What They Talked About When They Talked About Leadership

A leader needs a host of skills. So why do candidates talk about so few of them?

Tomorrow is Election Day, so this is the perfect time to talk about leadership.

Or is it? At this point, nearly everybody is exhausted by election talk. Though I haven’t (yet) descended into sobbing fits of exhaustion, young Abigael Evans sure has my sympathy — and on the evidence of nearly 11 million YouTube views, plenty of others’ as well.

As your president, I will take risks! said no candidate ever. But it’s an essential part of the job.

But indulge me one more bit of commentary, which isn’t so much about the men running for president but how they address leadership, how they define it as a meaningful skill.

My plan to study this wasn’t rigorously scientific, but I imagined it would be data-rich. I would look at the transcripts of the first, second, and third presidential debates and see how president Barack Obama and former Massachusetts governor Mitt Romney used the word “leadership.”

In the first debate, the word “leadership” came up twice.

In the second debate, the word “leadership” came up four times.

Useable leadership tips were starting to look a little hard to come by.

But there was a huge spike in the third debate — it came up 33 times. It’s hard to explain why. The last debate covered foreign policy, so perhaps the candidates felt the need to project leadership a bit more; because it was the final debate, maybe they were in a mad dash to assert their leadership bona fides.

But though the word came up a lot, overall the candidates used it in just two contexts:

1. Leadership is decisiveness. “Part of leadership and governing is both saying what it is that you are for, but also being willing to say no to some things,” the president said in the first debate; he returned often to the theme of firm resolve.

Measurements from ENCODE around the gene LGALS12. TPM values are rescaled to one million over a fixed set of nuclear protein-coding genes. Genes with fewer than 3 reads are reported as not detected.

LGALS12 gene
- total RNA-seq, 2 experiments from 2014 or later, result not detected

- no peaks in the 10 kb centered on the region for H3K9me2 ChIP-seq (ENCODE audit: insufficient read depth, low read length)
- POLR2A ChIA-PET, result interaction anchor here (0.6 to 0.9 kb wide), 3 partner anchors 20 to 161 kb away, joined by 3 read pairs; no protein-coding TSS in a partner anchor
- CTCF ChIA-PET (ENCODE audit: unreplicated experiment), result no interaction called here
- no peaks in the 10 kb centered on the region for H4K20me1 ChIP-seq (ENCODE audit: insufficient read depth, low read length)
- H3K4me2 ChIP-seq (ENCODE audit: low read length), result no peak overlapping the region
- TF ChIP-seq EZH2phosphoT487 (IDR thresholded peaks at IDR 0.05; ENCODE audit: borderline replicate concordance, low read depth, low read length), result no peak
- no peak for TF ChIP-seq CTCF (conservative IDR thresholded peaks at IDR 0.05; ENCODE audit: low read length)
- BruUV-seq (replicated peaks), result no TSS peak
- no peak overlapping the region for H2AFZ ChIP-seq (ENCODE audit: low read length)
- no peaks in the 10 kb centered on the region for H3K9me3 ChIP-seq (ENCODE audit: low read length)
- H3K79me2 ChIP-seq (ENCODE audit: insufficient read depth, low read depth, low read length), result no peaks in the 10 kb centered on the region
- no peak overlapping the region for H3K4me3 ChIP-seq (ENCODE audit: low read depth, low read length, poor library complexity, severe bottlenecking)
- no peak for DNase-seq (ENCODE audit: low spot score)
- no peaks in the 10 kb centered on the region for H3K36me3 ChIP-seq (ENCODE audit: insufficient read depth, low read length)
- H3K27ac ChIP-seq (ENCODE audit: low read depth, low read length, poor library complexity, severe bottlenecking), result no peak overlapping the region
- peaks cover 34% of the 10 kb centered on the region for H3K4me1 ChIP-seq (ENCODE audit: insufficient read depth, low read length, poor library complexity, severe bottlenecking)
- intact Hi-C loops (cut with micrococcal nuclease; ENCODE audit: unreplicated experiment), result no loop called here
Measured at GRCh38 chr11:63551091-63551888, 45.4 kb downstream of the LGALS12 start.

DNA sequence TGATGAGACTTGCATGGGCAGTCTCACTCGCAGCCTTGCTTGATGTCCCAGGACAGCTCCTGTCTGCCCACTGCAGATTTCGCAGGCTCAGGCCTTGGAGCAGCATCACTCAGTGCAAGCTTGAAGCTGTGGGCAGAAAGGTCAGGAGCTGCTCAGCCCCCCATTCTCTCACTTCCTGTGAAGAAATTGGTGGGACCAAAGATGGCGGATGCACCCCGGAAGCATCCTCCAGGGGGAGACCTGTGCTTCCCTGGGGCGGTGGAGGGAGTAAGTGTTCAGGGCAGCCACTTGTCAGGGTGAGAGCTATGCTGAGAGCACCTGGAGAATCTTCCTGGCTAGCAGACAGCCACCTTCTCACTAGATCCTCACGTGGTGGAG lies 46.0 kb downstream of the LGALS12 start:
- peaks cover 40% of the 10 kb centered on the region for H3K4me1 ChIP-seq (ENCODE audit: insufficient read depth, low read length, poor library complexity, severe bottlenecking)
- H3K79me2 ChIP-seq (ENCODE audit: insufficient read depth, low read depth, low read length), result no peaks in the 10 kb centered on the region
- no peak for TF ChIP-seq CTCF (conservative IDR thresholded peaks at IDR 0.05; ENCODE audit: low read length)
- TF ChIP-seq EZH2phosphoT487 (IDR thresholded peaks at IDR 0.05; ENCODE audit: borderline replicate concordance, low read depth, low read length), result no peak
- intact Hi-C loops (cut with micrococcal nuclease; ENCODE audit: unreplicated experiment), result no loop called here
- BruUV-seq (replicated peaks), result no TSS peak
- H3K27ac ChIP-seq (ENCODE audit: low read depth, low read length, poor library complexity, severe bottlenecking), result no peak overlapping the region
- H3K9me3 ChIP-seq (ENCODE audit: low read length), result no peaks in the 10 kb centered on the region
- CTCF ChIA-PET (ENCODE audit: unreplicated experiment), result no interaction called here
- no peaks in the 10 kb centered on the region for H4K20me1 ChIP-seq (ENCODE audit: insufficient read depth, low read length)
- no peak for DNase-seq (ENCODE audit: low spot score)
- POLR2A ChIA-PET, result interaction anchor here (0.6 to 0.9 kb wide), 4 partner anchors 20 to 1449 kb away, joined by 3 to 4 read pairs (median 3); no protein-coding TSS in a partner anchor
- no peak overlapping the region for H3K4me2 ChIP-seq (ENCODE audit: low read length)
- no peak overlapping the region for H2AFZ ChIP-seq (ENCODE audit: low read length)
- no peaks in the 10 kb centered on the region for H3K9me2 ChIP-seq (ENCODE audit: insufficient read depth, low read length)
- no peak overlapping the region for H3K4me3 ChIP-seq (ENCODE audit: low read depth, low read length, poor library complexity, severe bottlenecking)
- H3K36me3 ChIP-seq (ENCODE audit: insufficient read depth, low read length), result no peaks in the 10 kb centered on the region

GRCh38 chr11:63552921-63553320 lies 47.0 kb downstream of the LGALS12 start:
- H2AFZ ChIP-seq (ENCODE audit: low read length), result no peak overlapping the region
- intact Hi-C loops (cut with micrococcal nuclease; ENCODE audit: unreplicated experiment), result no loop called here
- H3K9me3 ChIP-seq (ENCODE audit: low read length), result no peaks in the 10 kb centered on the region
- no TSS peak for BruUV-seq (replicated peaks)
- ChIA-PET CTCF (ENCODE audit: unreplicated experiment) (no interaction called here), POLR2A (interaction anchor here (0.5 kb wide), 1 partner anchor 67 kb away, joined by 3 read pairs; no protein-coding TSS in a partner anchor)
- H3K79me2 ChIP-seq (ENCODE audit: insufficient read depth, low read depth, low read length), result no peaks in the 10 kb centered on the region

2. Leadership is flexibility. “We haven’t had the leadership in Washington to work on a bipartisan basis,” the former governor said in the second debate; similarly, he often invoked his reach-across-the-aisle capacity.

Small wonder the electorate is split down the middle. Voters are asked to choose between two essential skills, which are unfortunately framed as two divergent skills. Decisiveness and flexibility aren’t either/or options for a successful leader. You need both. And you need much more, skills that weren’t discussed much in the debates: Strategic thinking, data analysis, hiring and firing, taking risks. “As your president, I will take risks!” said no candidate ever. But it’s an essential part of the job.

I don’t want to court a food fight in the comments by asking which candidate better demonstrates leadership; then, surely, my inner Abigael Evans will be unleashed. But I do want to know what you as an association leader see as essential aspects of leadership, and how well you think those aspects were discussed by the candidates. Is there a serious, nuanced discussion about leadership in election season? If so, who’s having it?


(photo by Neon Tommy/Flickr)

Mark Athitakis

By Mark Athitakis

Mark Athitakis, a contributing editor for Associations Now, has written on nonprofits, the arts, and leadership for a variety of publications. He is a coauthor of The Dumbest Moments in Business History and hopes you never qualify for the sequel. MORE

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